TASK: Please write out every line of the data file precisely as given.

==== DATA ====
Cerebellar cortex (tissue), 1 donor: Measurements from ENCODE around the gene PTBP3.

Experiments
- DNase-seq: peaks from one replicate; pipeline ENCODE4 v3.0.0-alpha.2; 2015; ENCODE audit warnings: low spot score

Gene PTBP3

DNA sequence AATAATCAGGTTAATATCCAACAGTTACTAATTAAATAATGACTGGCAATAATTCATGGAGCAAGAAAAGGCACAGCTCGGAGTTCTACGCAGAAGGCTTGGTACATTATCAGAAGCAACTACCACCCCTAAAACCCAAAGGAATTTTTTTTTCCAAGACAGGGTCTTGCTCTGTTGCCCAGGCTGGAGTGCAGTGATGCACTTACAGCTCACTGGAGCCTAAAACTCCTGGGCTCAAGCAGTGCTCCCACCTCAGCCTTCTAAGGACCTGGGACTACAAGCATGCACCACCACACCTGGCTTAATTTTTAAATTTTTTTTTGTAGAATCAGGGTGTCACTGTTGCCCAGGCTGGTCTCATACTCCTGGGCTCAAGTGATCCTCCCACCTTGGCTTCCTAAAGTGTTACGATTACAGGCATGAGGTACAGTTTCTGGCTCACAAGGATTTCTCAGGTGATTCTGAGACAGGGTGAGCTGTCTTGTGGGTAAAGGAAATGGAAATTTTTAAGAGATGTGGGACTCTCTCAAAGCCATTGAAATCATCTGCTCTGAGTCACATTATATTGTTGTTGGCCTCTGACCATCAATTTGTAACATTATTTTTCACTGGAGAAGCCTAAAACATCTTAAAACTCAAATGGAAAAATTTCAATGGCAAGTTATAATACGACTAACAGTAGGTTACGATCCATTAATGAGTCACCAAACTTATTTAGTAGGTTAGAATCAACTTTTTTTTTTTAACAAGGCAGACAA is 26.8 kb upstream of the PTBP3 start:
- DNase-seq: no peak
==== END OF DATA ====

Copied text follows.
Cerebellar cortex (tissue), 1 donor: Measurements from ENCODE around the gene PTBP3.

Experiments
- DNase-seq: peaks from one replicate; pipeline ENCODE4 v3.0.0-alpha.2; 2015; ENCODE audit warnings: low spot score

Gene PTBP3

DNA sequence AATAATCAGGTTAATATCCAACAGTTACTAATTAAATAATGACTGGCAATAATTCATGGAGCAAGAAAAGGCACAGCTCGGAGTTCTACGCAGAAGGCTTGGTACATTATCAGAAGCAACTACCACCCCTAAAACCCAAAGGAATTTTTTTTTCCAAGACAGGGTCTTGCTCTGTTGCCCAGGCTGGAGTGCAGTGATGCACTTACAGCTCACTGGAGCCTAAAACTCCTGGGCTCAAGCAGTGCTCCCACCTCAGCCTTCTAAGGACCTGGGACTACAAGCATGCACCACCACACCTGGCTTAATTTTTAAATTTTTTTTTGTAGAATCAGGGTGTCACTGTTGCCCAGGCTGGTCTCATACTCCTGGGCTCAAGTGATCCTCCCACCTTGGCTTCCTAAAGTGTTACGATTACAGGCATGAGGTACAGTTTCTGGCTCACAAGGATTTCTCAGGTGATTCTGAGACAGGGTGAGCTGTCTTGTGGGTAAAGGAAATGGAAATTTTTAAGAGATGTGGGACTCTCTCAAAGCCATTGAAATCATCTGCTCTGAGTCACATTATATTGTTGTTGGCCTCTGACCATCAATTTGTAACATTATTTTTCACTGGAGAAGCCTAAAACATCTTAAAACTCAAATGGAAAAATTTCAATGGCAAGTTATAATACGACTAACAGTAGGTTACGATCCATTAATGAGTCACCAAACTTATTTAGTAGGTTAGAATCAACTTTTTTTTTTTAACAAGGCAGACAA is 26.8 kb upstream of the PTBP3 start:
- DNase-seq: no peak